Oakland resident Elizabeth Rynecki is neither a writer nor an art historian by training. She has worked in her family’s real estate business for years.
But as a child and grandchild of Holocaust survivors, Rynecki has developed a connection to the lost world of European Jewish culture, a connection so deep she felt compelled to write a book, “Chasing Portraits,” about that lost world — specifically, the world inhabited by her great-grandfather, Moshe Rynecki, a prominent portrait painter in Warsaw in the early-to-mid-20th century.
Growing up in the Bay Area, Rynecki said, she knew that her father and his parents had experienced profound loss and dislocation as a result of World War II. Yet, as in many Jewish postwar homes haunted by the Shoah, “There was a lot of not talking about it,” she said.
A turning point in her understanding of her family’s history and her great-grandfather’s place in art came in 1992 with the death of her grandfather, George Rynecki, Moshe’s son. Packing up his home and belongings in Mendocino County, she and her father, Alex, came upon George’s memoir about the war years. Hungrily tearing through the memoir’s pages, Rynecki stopped in her tracks when she spotted her name in a paragraph about the Holocaust.
“Some will say it will never happen again,” George Rynecki had written. “Well, it’s too easy. It did happen … There are hundreds of books on the subject. Nevertheless, I am a Jew and I write. I’ll do it until the end of my days. If only for my granddaughter, Elizabeth, to know the truth, and not to be afraid of it.”
Rynecki, a recent college graduate at the time, took up her grandfather’s challenge to know the truth about her own family — starting with Moshe, who during his lifetime completed some 800 paintings, most of which depict Jewish family and communal life in the communities of Eastern Europe prior to Hitler’s rise to power. His art was exhibited widely in Poland and other parts of Europe in the first decades of the 20th century. Copies of his images also appeared in Jewish newspapers of the time.
He was, said Rynecki, the Roman Vishniac of painters, referring to the famed 20th-century Jewish photographer who documented shtetl life in Eastern Europe before its eradication by the Nazis.
“He struggled to live a very secular life,” she said of her great-grandfather, but he honored his religious upbringing in his artwork. “It was a constant balancing act for him.”
As the Nazis entered Poland, Moshe Rynecki and his family hid paintings throughout Warsaw and environs. His wife, Perla — along with George, George’s wife and baby Alex — survived the war in hiding, but Moshe perished in the Majdanek extermination camp after deportation from the Warsaw Ghetto.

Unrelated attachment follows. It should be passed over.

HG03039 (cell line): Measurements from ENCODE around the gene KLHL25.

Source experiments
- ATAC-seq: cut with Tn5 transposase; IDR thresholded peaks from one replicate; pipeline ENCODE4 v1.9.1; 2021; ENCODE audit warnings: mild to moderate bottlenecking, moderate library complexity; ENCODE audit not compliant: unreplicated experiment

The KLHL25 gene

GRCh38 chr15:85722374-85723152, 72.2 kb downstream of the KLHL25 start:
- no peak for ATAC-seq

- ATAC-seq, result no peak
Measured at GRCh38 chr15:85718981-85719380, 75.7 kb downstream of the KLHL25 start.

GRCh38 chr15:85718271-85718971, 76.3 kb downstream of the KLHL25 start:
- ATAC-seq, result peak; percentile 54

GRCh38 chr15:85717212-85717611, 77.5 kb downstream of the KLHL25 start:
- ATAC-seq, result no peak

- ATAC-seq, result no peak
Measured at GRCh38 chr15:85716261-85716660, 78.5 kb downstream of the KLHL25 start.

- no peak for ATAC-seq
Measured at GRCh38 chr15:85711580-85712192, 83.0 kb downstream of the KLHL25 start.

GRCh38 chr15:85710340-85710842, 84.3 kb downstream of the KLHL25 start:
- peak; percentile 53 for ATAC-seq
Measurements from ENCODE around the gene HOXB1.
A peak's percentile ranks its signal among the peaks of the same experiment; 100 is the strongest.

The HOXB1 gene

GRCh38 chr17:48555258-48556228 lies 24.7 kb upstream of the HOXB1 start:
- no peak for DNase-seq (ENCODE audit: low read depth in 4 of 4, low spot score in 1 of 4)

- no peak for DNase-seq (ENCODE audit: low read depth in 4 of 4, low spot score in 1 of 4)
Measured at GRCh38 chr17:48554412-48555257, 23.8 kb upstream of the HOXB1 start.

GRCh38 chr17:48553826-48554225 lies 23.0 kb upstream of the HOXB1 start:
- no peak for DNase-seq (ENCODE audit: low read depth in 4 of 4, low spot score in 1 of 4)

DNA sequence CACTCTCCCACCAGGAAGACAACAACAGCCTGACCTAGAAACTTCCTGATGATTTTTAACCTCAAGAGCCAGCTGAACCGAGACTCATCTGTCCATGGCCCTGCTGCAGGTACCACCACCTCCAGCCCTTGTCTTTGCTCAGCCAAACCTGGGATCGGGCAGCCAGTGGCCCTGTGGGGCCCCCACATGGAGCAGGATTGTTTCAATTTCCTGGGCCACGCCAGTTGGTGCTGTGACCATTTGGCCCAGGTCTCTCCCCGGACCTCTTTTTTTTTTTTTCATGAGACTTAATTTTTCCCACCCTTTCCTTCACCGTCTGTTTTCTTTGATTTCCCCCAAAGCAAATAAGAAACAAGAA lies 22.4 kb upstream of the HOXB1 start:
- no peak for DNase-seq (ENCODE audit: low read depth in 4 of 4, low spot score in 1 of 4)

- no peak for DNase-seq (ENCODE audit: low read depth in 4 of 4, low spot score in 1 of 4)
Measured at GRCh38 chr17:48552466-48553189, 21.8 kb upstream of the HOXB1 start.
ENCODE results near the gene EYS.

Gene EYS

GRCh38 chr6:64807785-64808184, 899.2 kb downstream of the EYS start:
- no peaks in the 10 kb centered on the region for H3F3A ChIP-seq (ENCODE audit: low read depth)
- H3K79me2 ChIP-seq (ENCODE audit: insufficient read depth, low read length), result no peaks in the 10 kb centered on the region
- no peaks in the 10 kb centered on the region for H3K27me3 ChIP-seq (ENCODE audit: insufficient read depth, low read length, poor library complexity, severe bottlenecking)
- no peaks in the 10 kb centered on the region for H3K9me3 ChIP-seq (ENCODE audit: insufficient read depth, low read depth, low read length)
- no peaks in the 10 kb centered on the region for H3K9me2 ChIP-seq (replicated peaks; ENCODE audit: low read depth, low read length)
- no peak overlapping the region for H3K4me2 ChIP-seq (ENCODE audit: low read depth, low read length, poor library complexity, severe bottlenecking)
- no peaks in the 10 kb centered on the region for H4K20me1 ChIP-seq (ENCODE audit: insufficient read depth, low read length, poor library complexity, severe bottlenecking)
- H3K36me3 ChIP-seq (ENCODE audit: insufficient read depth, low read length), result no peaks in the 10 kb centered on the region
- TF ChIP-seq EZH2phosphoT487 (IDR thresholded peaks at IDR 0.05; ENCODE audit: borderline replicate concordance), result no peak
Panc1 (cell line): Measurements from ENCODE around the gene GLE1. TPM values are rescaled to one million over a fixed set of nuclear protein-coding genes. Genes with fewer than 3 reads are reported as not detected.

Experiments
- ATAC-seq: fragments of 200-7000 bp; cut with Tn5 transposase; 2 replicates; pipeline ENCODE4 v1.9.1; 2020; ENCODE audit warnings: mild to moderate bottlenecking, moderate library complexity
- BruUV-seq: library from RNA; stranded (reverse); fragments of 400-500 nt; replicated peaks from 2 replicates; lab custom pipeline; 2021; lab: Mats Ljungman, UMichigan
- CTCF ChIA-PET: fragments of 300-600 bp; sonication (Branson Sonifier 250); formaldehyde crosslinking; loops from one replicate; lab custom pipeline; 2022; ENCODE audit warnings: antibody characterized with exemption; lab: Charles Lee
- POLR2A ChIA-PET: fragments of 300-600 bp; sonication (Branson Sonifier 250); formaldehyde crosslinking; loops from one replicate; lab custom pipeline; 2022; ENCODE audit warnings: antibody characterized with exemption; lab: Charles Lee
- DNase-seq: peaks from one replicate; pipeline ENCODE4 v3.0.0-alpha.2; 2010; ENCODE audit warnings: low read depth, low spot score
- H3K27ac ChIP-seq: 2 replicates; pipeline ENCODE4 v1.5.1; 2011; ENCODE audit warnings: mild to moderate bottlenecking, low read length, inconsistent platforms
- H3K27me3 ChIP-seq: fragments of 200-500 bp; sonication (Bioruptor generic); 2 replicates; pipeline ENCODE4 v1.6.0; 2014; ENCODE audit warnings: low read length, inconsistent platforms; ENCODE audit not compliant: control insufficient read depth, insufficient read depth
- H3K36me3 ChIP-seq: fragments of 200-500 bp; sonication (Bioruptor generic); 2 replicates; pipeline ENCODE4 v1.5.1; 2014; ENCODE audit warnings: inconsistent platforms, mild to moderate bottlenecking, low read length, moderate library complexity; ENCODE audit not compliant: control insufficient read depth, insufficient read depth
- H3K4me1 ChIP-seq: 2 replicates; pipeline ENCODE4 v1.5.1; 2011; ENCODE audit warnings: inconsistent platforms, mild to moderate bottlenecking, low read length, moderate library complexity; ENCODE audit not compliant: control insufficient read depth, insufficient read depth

Immediately following the war, Perla was able to salvage about 120 of her late husband’s works, many of which subsequently hung in the homes of his son and grandson in Northern California. As a child, Rynecki said, she would look admiringly at her great-grandfather’s paintings but never gave them much thought. “You take your home life for granted,” she said.
But for the last two decades, Rynecki, 46, who wrote her master’s thesis on children of Holocaust survivors, has taken nothing for granted. As she crisscrossed the globe to seek answers about the whereabouts of her great-grandfather’s 600-plus paintings that remained unclaimed, she began documenting her journey in a blog and in an online gallery of his work at www.rynecki.org.
The genesis for the book, as J. reported in 2015 (http://tinyurl.com/chasing-portraits), occurred pretty much at the same time that Rynecki was developing a “Chasing Portraits” documentary that chronicles her budding understanding of her great-grandfather’s life and work. The film is now in post-production, and Rynecki hopes sales of the book, which includes a 16-page color insert featuring 27 photographs of Moshe Rynecki ‘s paintings, will underwrite the movie’s completion. The 400-page book is being released this month in hardcover by New American Library, an imprint of Penguin Random House.
Many working in the realm in which art intersects with Jewish culture eagerly await both the film and the book. One is New York University professor Barbara Kirshenblatt-Gimblett, an authority on modern Jewish culture with whom Rynecki frequently consulted over the years.
“What’s so special about Moshe Rynecki’s work is that it refracts a traditional world through a modern sensibility,” Kirshenblatt-Gimblett said. “He comes from a religious family, from an intact and very rich and deep Jewish world, a Hasidic milieu, which served as a great source of inspiration.
“When someone from that world travels such a great distance — to higher education, the intelligentsia, the art world — that person brings something totally unique to the artistic enterprise. Moshe Rynecki has left a unique legacy, a body of work that represents with deep emotion and vividness his unique personal experience of a world that is no more.”
At the Magnes Collection of Jewish Art and Life at U.C. Berkeley, which holds one of Moshe Rynecki’s paintings, “The Gift of Bread,” curator Francesco Spagnolo praised Elizabeth Rynecki for her years of extensive research, saying, “The recovery of legacy is a labor of love.”
Elizabeth Rynecki will give a book talk at 7 p.m. Sept. 12 at the JCC of San Francisco, 3200 California St., S.F. Free but advance reservation required: www.jccsf.org/arts-ideas/chasing-portraits; 7 p.m. Oct. 4 at Book Passage, 51 Tamal Vista Blvd, Corte Madera; and 3 p.m. Oct. 16 at Congregation Beth Shalom, 1455 Elm St., Napa. Free for Jewish Historical Society of Napa Valley members, $5 for non-members. For additional talks go to www.chasingportraits.org.